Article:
Latest Research News on Cabbage Production: Jan – 2020

Efficacy of Mosquito Netting for Sustainable Small Holders’ Cabbage Production in Africa

The efficacy of a mosquito netting to guard cabbages, Brassica oleracea L., against pests was investigated in field trials in Benin, West Africa . A polyester net covered the plants in the dark by employing a wood armature. internet was removed during the day to stop overheating and excessive shade, both problems of insect-proof screens used under tropical conditions. the amount of all lepidopteran larvae with netting protection and foliar insecticide sprays was significantly less than the unprotected control. the amount of diamondback moth, Plutella xylostella (L.), was significantly lower with netting protection compared with foliar insecticide sprays and control. Netting treated with deltamethrin gave total protection of young plants against the aphid Lipaphis erysimi (Kaltenbach). At harvest, the amount of marketable cabbages protected with untreated netting was significantly higher compared with the assembly with foliar insecticide sprays. The protection of cabbages with netting are often an economically viable method. [1]

Assessing the potential impact of biological control of Plutella xylostella (diamondback moth) in cabbage production in Kenya

This study assessed the potential economic impact of the introduction of Diadegma semiclausum, an exotic parasitoid of the diamondback moth (Plutella xylostella, DBM), on cabbage production in Kenya. The study first established yield losses caused by DBM through two methods: measurements from farmer-managed fields and thru farmers’ interviews. Crop losses were calculated at 31% from farmer-managed fields, and at 36% from farmer interviews. With a crop loss of 31%, yield loss was estimated at 6.8 tons/ha or US$ 452.9/ha, and at US$ 7.9 million per annum for the entire country. Control costs as provided from the interviews, amounted to US$ 118.9/ha. [2]

Quantity and Frequency of Trickle and Furrow Irrigation for Efficient Cabbage Production 1

Trickle irrigation, with its capability of small, frequent irrigation applications, has aroused considerable interest due to possible increased production and decreased water requirements. For this reason, a replicated field investigation was conducted to guage quantity and frequency of trickle, modified‐furrow, and standard‐furrow irrigations on the expansion of cabbage (Brassica oleracea capitata), employing a moderately saline water on a fine‐textured soil. Trickle and modified‐furrow irrigations were scheduled to provide various quantities of water supported ratios of the plant’s estimated consumptive use at frequencies of three , 6, and 12 days. The modified furrow was alittle furrow constructed within the center of the bed to simulate a field practice like trickle irrigation. The standard‐furrow irrigation was supported plant symptoms and on soil‐moisture depletaion criteria. Consumptive‐use measurements were made by gravimetric soil‐moisture sampling on the standard‐furrow irrigation. Recorded data included yield, quality of production, and water‐use efficiency. [3]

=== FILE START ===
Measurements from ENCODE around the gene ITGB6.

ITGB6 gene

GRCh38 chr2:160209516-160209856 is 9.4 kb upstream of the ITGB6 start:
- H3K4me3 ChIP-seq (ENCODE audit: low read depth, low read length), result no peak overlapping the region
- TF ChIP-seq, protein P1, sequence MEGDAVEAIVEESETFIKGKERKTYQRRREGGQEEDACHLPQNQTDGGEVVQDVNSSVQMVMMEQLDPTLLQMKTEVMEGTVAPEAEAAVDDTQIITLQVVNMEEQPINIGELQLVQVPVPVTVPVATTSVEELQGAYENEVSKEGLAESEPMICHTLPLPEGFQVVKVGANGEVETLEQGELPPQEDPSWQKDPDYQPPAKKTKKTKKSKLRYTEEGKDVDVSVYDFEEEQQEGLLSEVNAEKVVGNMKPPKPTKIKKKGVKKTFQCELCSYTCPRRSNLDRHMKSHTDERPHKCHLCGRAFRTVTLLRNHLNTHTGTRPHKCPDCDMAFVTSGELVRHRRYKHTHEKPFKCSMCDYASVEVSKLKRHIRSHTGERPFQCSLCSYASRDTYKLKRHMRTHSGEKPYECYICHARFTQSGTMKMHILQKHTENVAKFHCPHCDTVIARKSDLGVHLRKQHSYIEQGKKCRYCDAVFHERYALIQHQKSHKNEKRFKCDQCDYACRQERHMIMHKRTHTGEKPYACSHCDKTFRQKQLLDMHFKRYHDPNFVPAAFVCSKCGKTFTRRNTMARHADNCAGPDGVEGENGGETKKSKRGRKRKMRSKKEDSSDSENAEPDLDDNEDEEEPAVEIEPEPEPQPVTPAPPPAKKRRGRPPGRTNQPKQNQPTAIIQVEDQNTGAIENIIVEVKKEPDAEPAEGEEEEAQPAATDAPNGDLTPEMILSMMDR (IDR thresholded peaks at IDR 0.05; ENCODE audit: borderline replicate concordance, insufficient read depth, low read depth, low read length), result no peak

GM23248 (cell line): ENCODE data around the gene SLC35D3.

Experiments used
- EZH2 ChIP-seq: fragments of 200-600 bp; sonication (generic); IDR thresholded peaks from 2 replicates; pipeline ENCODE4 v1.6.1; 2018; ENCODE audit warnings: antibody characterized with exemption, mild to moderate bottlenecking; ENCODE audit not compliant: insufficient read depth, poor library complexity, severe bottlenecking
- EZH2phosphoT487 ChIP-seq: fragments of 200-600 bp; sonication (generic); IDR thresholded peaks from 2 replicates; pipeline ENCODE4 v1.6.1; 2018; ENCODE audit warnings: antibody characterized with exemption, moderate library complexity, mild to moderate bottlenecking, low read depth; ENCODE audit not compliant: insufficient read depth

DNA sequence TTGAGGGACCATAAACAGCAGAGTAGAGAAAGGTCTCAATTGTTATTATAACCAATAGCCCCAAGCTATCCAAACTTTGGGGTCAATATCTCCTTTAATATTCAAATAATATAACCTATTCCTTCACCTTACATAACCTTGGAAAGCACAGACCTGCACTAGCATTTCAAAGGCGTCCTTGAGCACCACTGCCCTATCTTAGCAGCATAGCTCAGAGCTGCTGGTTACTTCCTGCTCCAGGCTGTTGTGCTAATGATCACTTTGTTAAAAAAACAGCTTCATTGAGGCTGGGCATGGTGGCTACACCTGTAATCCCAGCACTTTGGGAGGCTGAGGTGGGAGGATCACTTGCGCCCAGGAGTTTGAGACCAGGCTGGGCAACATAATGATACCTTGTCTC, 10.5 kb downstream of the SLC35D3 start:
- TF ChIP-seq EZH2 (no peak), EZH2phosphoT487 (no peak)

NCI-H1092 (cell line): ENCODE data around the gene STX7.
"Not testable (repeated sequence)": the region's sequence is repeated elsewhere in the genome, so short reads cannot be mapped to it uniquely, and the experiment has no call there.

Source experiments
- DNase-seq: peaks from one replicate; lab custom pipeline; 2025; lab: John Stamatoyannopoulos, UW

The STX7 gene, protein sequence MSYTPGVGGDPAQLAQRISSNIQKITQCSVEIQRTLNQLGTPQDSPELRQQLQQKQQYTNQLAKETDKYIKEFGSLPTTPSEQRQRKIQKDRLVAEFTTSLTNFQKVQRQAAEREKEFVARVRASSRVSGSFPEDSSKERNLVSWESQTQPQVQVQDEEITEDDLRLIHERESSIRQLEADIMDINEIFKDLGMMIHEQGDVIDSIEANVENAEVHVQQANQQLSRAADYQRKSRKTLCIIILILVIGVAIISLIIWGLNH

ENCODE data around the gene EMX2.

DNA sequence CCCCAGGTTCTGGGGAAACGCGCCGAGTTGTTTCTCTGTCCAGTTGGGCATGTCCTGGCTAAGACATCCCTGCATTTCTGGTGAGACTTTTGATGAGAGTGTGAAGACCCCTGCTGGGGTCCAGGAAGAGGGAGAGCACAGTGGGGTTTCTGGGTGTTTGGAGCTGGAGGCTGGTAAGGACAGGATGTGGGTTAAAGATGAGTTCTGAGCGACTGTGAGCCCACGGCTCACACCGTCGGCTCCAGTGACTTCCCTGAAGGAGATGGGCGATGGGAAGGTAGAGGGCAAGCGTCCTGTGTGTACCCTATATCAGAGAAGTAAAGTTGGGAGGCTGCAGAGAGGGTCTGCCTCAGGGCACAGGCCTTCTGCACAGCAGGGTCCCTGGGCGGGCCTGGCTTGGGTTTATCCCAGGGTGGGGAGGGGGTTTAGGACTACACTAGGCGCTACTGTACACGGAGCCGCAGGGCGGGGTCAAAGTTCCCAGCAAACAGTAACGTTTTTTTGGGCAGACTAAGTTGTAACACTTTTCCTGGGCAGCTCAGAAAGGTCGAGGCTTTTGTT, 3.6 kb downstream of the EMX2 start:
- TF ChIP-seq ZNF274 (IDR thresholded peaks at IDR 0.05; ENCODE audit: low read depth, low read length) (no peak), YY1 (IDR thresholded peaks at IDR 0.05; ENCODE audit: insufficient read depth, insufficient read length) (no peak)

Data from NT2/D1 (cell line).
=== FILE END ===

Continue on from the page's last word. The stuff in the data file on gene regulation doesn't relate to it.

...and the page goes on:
A modelling methodology to assess the effect of insect pest control on agro-ecosystems

The extensive use of chemical pesticides for pest management in agricultural systems can entail risks to the complex ecosystems consisting of economic, ecological and social subsystems. to research the negative and positive effects of external or internal disturbances on complex ecosystems, we proposed an ecological two-sidedness approach which has been applied to the planning of pest-controlling strategies for pesticide pollution management. However, catastrophe theory has not been initially applied to the present approach. Thus, we used an approach of integrating ecological two-sidedness with a multi-criterion evaluation method of catastrophe theory to research the complexity of agro-ecosystems disturbed by the insecticides and sort the simplest insect pest-controlling strategy in cabbage production. [4]

Economics and Efficiency of Rain-Fed Cabbage Production (Brassica oleracea Var. Capitata) in Kaduna State, Nigeria

Aims: to research Economics of Rain-fed Cabbage Production in Kaduna State, Nigeria.
Study Design: Primary data were collected from 130 cabbage farmers with the help of structured questionnaire.
Place and Duration of Study: This study was administered in three government areas (Kudan, Sabon-Gari and Zaria) in Kaduna state during 2015 cropping season.
Methodology: Multistage purposive and sampling techniques were employed for data collection. [5]

Reference

[1] Martin, T., Assogba-Komlan, F., Houndete, T., Hougard, J.M. and Chandre, F., 2006. Efficacy of mosquito netting for sustainable small holders’ cabbage production in Africa. Journal of economic entomology, 99(2), (Web Link)

[2] Macharia, I., Löhr, B. and De Groote, H., 2005. Assessing the potential impact of biological control of Plutella xylostella (diamondback moth) in cabbage production in Kenya. Crop Protection, 24(11), (Web Link)

[3] Bucks, D.A., Erie, L.J. and French, O.F., 1974. Quantity and Frequency of Trickle and Furrow Irrigation for Efficient Cabbage Production 1. Agronomy journal, 66(1), (Web Link)

[4] A modelling methodology to assess the effect of insect pest control on agro-ecosystems
Nian-Feng Wan, Xiang-Yun Ji, Jie-Xian Jiang & Bo Li
Scientific Reports volume 5, (Web Link)

[5] Abdulrahman, S., Magaji, B. D., Onwuaroh, A. S., Adejoh, O. S. and Binuyo, G. (2018) “Economics and Efficiency of Rain-Fed Cabbage Production (Brassica oleracea Var. Capitata) in Kaduna State, Nigeria”, Journal of Experimental Agriculture International, 28(6), (Web Link)

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